FFAFB is for the most part a transcript from a commencement address Pema did at Naropa University in 2014. Between that and “This is Water,” by David Foster Wallace, it’s fair to say that I’m a fan of reading commencement addresses. As I think about it, they cover some of the same ground, albeit from very different perspectives. The type of advice on how to live a meaningful life that we so often simply skip in our Western education’s rush to tell us how to get and perform jobs.

I won’t spoil the read, as I highly recommend the book whether you’re a vulnerable human or a professional optimizing for results, or some combination of the two. But I will say my favorite part was Pema’s intentional use of the word “forward,” rather than “positive,” in describing the power of being intentional about your attitude on life.

“Let’s use the word forward, instead of positive, because that includes whatever might happen. Instead of going backward into trying to find these little islands of security that keep giving out on you, you learn instead to fly or float and be okay in the formlessness or the groundlessness or the open-endedness of things, which is who you truly have been all along.”

Pema Chodron — Fail, Fail Again, Fail Better

Day 3 of COVID-19 quarantine

I walked out my front door on Sunday to the mailbox to get our first delivery of the New York Times newspaper (as opposed to digital). Laura had been excited that morning to work on the crossword, and I needed to fulfill the promise of that excitement. There hadn’t been much excitement since things started closing down on Thursday, but the little things still shined through if you blew on the embers.

I caught my neighbor’s eye from across the street as he returned, clad in spandex and a helmet, from a bike ride. We nodded to one another and he went into his house. Another neighbor drove past our house and up his driveway, waving at me as he passed.

As the street cleared I felt a sadness. It was a beautiful day, and it dawned on me that I was disappointed our interactions hadn’t been more meaningful. I realized that I yearned to talk to my neighbors, to connect, although we had never been more than neighbors. Amidst all the uncertainty and chaos, the sun was shining and I longed for contact with these people I knew only generally.

I went back inside.


I walked out my front door on Sunday to greet the middle aged couple approaching our house with their labradoodle. I didn’t make a habit of watching people out the window, much less meeting visitors before they made it to the door, but today was a special day. The third day since the world changed.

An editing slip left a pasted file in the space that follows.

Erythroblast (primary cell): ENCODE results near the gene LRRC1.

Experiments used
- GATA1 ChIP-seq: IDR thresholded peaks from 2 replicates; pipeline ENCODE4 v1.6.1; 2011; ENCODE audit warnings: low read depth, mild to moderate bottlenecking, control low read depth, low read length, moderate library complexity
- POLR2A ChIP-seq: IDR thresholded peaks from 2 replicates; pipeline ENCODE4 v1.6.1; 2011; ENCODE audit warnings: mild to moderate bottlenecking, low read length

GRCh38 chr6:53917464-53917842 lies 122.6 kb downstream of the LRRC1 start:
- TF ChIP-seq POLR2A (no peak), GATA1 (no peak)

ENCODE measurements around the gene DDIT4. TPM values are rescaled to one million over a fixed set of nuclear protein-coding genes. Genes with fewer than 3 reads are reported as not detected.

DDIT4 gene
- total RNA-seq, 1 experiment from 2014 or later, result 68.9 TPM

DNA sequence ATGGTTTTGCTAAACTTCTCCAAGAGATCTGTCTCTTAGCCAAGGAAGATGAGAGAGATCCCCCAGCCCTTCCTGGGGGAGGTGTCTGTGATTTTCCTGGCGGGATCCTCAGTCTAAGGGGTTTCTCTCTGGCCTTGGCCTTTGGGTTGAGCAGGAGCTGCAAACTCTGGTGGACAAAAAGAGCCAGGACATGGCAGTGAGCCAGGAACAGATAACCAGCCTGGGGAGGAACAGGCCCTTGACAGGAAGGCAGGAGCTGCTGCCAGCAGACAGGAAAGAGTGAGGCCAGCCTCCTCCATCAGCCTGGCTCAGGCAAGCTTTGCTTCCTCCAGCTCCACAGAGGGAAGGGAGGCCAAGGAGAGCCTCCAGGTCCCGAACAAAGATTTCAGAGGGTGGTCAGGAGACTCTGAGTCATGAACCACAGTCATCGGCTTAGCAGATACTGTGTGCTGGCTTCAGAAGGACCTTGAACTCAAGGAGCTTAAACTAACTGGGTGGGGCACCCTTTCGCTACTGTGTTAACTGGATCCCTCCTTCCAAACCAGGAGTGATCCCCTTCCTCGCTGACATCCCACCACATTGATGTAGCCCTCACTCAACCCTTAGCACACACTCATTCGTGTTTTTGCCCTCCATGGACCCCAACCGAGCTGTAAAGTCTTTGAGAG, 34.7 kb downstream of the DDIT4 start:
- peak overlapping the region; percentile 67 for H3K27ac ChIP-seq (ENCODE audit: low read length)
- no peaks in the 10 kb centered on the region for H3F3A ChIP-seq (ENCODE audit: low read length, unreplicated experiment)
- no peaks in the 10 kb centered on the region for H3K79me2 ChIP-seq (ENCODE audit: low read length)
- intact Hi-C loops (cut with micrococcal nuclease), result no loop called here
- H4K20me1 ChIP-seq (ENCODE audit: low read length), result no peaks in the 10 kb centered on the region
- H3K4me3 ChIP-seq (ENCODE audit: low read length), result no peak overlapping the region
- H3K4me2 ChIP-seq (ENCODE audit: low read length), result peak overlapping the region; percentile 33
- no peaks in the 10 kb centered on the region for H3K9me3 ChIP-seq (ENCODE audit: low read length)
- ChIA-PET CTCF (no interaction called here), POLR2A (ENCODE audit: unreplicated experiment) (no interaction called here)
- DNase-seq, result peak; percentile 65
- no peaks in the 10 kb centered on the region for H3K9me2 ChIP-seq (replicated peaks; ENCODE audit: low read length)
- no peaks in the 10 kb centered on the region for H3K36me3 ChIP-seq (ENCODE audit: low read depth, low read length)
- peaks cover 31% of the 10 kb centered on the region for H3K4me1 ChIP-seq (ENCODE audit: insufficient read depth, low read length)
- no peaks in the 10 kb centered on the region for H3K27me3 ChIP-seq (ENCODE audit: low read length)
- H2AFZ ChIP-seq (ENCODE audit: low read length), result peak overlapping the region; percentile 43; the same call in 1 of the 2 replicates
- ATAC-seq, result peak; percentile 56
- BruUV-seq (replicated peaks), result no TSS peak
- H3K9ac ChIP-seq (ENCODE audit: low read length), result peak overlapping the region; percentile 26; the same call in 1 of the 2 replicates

They stopped about 20 feet from me, and the woman brandishing a pink envelope said, “we won’t come any closer” either because of something in her or in response to something she saw in me. She explained that the letter had showed up in their mailbox as someone had miswritten a digit, and they were simply dropping it by and figured they’d introduce themselves. I was glad to talk to these people, but was relieved all the same when they said they would put the letter in our mailbox and walked away. I went back inside.

I didn’t retrieve the letter until much later, after they were long gone.


I walked out my front door dressed in workout gear over long underwear I’d last worn to go snowboarding a few weeks prior, and before that not since my crossfit days years ago. I put my Airpods in and selected a podcast about the mind’s powerful but mysterious ability to heal the body. I began jogging down the street, easing into a motion I had avoided for years. Basketball 3-5 times weekly had kept me in shape, but after the NBA shut down our local YMCA followed suit and so it appeared that sports-as-fitness wouldn’t happen for a while.

So I jogged. My side hurt almost immediately, but I pushed through and the pain soon subsided. The guy on the podcast explained that pain was simply a miscalibration of chemicals in our brain. The guest, a neuroscientist, said that the evidence showed that people lived with all the pain we’d ever experienced throughout our lives, but that the brain kept us from feeling much of it with a cocktail of chemicals purpose designed to neutralize old pains. To bring us back to normal, tare out the scale. An old ache in my hip and in my knee flared, and I wondered when my brain would neutralize it. I wondered if the world’s brain worked the same way for global pain.

I passed people walking, people in their front yards and in their cars as I ran. I made eye contact with many of them, and returned wistful smiles even as one or the other of us crossed to the other side of the street.

After about an hour run the podcast ended and I rounded the corner into our cul de sac. I saw another neighbor outside with his sons, tinkering with a car. I stopped about 10 feet away, took out my Airpods and said hi to him, as his son glided around on a hoverboard. He explained that they’d be heading to a cabin in North Carolina in the next few days, because he figured if everything was going to be locked down he’d prefer to be in a warm climate. “Trying to make memories out of all this, ya know?” he said. I said I thought we’d all remember this no matter what we did. He agreed, and clarified: “well, good memories. As much as I can, at least.” He went back into his house and his sons followed.